Luo Jun, founder of China’s answer to Airbnb, Tujia, has stepped down from his CEO role at the Ctrip-backed company, although he will continue to act as a director of the company he co-founded in 2011.
Luo was replaced at the helm of the $1.5 billion online vacation rental platform by Tujia’s COO, Yang Changle, with immediate effect, according to an internal memo penned by Ctrip chairman James Liang on February 26th. The online travel service provider is a major shareholder and partner of Tujia.
The deposed founder will be staying on with Tujia as the CEO of Sweetome, the company’s offline property management spinoff.
Change of Command at a Mainland Unicorn
Liang wrote in the memo this week that, “on behalf of the board of directors, I sincerely thank Luo Jun for his great contribution in Tujia since its founding. I also congratulate Yang Changle on his promotion.”
According to public information, Yang joined the Chinese travel site Qunar.com in 2010 and subsequently held a number of senior positions with the travel platform. Qunar.com ended a long period of rivalry with Ctrip in 2015 by agreeing to a share swap and business alliance, which brought the smaller firm under the control of China’s online travel pioneer.
In October 2016, when Tujia was losing money, Yang was appointed as the company’s COO and within one year, the vacation rental platform’s business had grown five-folds — an improvement widely attributed to Yang’s leadership. In late 2017, Tujia, often dubbed the Airbnb of China, completed a $300 million Ctrip-led series E fund raising at a valuation of over $1.5 billion.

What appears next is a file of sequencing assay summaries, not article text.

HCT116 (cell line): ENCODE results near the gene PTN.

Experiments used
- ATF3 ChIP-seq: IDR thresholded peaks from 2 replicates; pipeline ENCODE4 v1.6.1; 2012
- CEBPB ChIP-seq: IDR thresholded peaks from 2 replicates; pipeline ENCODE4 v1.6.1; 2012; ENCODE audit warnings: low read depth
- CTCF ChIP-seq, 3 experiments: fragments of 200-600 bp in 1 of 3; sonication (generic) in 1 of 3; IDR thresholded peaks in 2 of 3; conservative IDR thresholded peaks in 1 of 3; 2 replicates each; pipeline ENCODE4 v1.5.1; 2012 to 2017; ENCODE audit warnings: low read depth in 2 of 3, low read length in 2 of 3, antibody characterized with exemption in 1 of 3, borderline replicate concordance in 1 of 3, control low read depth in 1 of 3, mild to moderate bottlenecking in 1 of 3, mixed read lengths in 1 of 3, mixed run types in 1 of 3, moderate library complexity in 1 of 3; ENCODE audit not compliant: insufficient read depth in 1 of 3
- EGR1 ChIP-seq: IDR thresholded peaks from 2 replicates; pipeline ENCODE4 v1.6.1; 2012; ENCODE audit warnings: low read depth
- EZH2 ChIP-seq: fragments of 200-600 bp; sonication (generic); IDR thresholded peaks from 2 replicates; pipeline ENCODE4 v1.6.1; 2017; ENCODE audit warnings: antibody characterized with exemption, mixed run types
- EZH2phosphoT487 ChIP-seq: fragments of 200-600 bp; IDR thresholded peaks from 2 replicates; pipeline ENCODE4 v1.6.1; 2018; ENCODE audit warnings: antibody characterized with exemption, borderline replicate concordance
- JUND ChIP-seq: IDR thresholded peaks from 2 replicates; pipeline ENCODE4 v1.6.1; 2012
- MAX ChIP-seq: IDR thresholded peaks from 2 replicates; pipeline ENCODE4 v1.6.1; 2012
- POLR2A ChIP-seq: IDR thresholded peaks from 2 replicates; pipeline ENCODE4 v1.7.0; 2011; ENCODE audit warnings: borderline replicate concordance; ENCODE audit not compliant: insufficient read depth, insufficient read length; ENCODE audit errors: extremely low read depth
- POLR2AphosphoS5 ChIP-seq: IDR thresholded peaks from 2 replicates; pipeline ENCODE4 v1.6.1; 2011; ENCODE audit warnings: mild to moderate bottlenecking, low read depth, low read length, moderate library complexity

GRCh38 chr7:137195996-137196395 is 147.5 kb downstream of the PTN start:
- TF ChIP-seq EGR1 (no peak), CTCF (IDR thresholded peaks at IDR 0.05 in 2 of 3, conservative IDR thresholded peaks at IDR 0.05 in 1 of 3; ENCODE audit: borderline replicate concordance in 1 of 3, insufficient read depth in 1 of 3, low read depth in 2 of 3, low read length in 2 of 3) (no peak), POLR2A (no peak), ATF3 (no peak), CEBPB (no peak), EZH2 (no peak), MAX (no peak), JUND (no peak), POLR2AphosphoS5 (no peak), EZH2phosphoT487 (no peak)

Reaching 1.2M Listings in 2018
Tujia’s booking volume grew further in 2018 as it reached more than 1.2 million online listings around the world. The company said its daily room nights reached 160,000 last year, the highest in China’s short-term property rental sector.
According to the local media, Luo Jun and Tujia’s founding team have not been involved in the company’s online business for some time as the founder and serial entrepreneur switched his focus to Sweetome.
In October 2016, at the same time Yang joined the company as COO, Tujia.com entered into a strategic agreement with Ctrip and Qunar to acquire their homestay businesses.
Through this acquisition, the homestay channels of both Ctrip and Qunar’s websites and apps, along with their operation teams and the entire business, would be merged into Tujia.
Ctrip has long had strong ties to Tujia with the two companies having agreed to a strategic partnership which was announced just one week after Tujia’s launch on December 1, 2011.
The online travel service giant took part in almost every round of fund raising for Tujia since then including in 2017 leading a consortium which invested $300 million in the vacation home platform at a $1.5 billion valuation.
Developing a Property Management Division
A year before the Tujia-Ctrip-Qunar partnership, Tujia’s then four-year old Sweetome division was officially separated from Tujia to develop the company’s offline property management business. The group, headed by Luo Jun, said on its website that it currently manages more than 40,000 apartments and villas in over 200 destinations in China.
Since 2018, the company has also sped up its international expansion effort with its rental management services being operated in the USA, Greece, Australia and Cambodia.
In March 2018, Sweetome announced that it has attracted China Poly Group as a strategic investor in its latest round of fund raising, which was conducted independently of Tujia. Sweethome, however, did not reveal the exact amount Poly has agreed to invest.